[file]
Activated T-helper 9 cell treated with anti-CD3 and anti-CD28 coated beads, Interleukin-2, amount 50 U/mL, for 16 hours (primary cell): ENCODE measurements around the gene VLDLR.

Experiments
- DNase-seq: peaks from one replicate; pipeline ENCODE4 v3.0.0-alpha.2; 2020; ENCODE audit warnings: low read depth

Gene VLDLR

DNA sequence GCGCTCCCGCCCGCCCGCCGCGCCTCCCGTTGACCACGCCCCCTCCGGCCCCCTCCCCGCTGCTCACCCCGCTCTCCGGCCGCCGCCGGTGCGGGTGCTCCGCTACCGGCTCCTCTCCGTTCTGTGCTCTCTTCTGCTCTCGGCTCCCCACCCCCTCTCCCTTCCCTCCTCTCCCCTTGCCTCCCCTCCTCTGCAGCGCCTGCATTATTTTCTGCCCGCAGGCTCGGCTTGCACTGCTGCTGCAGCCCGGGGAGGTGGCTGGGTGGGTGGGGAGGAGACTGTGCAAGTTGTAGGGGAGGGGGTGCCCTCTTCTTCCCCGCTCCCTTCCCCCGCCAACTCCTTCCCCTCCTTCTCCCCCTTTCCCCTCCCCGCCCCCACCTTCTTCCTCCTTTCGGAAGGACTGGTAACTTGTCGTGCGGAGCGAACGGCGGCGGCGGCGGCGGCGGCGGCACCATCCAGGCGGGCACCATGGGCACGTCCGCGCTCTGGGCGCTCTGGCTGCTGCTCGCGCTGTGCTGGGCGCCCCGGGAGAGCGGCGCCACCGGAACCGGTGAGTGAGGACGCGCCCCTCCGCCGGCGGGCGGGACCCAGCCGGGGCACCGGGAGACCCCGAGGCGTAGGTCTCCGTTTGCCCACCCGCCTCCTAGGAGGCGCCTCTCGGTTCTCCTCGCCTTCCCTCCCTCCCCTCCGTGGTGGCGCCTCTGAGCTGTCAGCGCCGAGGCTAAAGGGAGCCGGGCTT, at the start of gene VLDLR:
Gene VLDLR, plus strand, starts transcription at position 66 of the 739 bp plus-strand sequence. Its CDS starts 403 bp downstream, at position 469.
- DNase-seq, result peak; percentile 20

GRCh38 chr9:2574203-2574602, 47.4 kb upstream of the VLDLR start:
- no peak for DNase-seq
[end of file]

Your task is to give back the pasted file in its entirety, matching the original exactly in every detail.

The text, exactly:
Activated T-helper 9 cell treated with anti-CD3 and anti-CD28 coated beads, Interleukin-2, amount 50 U/mL, for 16 hours (primary cell): ENCODE measurements around the gene VLDLR.

Experiments
- DNase-seq: peaks from one replicate; pipeline ENCODE4 v3.0.0-alpha.2; 2020; ENCODE audit warnings: low read depth

Gene VLDLR

DNA sequence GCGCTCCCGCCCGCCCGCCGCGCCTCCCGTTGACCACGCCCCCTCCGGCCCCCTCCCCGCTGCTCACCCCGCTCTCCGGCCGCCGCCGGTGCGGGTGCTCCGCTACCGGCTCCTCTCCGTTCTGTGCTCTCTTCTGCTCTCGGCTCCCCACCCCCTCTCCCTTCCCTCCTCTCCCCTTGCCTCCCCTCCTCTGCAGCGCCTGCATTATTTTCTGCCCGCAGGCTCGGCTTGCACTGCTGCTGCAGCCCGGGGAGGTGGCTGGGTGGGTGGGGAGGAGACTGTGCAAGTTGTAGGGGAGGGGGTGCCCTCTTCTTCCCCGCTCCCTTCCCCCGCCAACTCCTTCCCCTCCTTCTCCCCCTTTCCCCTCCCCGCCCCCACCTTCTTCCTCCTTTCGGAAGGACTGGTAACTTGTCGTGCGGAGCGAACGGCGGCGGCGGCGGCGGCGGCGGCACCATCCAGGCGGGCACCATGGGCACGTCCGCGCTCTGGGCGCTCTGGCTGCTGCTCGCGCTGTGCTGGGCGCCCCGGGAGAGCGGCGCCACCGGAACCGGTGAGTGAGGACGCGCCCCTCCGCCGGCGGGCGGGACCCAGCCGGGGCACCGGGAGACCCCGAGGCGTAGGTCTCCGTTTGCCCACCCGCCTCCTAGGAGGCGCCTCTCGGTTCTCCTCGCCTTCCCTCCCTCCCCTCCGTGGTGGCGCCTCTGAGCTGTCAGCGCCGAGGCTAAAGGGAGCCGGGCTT, at the start of gene VLDLR:
Gene VLDLR, plus strand, starts transcription at position 66 of the 739 bp plus-strand sequence. Its CDS starts 403 bp downstream, at position 469.
- DNase-seq, result peak; percentile 20

GRCh38 chr9:2574203-2574602, 47.4 kb upstream of the VLDLR start:
- no peak for DNase-seq